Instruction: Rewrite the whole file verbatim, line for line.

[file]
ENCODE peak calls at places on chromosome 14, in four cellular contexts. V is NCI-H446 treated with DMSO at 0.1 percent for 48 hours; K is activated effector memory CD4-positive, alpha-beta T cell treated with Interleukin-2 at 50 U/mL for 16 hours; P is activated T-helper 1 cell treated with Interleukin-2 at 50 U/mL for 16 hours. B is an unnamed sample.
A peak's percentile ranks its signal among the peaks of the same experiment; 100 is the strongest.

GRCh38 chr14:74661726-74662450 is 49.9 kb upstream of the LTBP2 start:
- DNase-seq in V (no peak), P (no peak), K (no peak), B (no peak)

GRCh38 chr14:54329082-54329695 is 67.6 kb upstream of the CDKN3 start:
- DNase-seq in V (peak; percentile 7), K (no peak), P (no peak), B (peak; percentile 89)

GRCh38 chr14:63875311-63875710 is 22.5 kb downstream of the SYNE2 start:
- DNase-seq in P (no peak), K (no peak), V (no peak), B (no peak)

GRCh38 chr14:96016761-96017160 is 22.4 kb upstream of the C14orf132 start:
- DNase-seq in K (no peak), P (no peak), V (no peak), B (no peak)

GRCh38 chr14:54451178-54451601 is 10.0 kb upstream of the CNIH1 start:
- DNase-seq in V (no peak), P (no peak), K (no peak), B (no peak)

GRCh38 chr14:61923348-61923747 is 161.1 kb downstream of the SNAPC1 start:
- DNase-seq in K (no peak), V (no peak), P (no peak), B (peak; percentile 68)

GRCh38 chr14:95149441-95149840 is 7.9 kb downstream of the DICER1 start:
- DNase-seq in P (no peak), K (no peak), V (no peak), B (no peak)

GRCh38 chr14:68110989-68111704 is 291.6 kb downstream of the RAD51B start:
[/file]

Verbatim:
ENCODE peak calls at places on chromosome 14, in four cellular contexts. V is NCI-H446 treated with DMSO at 0.1 percent for 48 hours; K is activated effector memory CD4-positive, alpha-beta T cell treated with Interleukin-2 at 50 U/mL for 16 hours; P is activated T-helper 1 cell treated with Interleukin-2 at 50 U/mL for 16 hours. B is an unnamed sample.
A peak's percentile ranks its signal among the peaks of the same experiment; 100 is the strongest.

GRCh38 chr14:74661726-74662450 is 49.9 kb upstream of the LTBP2 start:
- DNase-seq in V (no peak), P (no peak), K (no peak), B (no peak)

GRCh38 chr14:54329082-54329695 is 67.6 kb upstream of the CDKN3 start:
- DNase-seq in V (peak; percentile 7), K (no peak), P (no peak), B (peak; percentile 89)

GRCh38 chr14:63875311-63875710 is 22.5 kb downstream of the SYNE2 start:
- DNase-seq in P (no peak), K (no peak), V (no peak), B (no peak)

GRCh38 chr14:96016761-96017160 is 22.4 kb upstream of the C14orf132 start:
- DNase-seq in K (no peak), P (no peak), V (no peak), B (no peak)

GRCh38 chr14:54451178-54451601 is 10.0 kb upstream of the CNIH1 start:
- DNase-seq in V (no peak), P (no peak), K (no peak), B (no peak)

GRCh38 chr14:61923348-61923747 is 161.1 kb downstream of the SNAPC1 start:
- DNase-seq in K (no peak), V (no peak), P (no peak), B (peak; percentile 68)

GRCh38 chr14:95149441-95149840 is 7.9 kb downstream of the DICER1 start:
- DNase-seq in P (no peak), K (no peak), V (no peak), B (no peak)

GRCh38 chr14:68110989-68111704 is 291.6 kb downstream of the RAD51B start: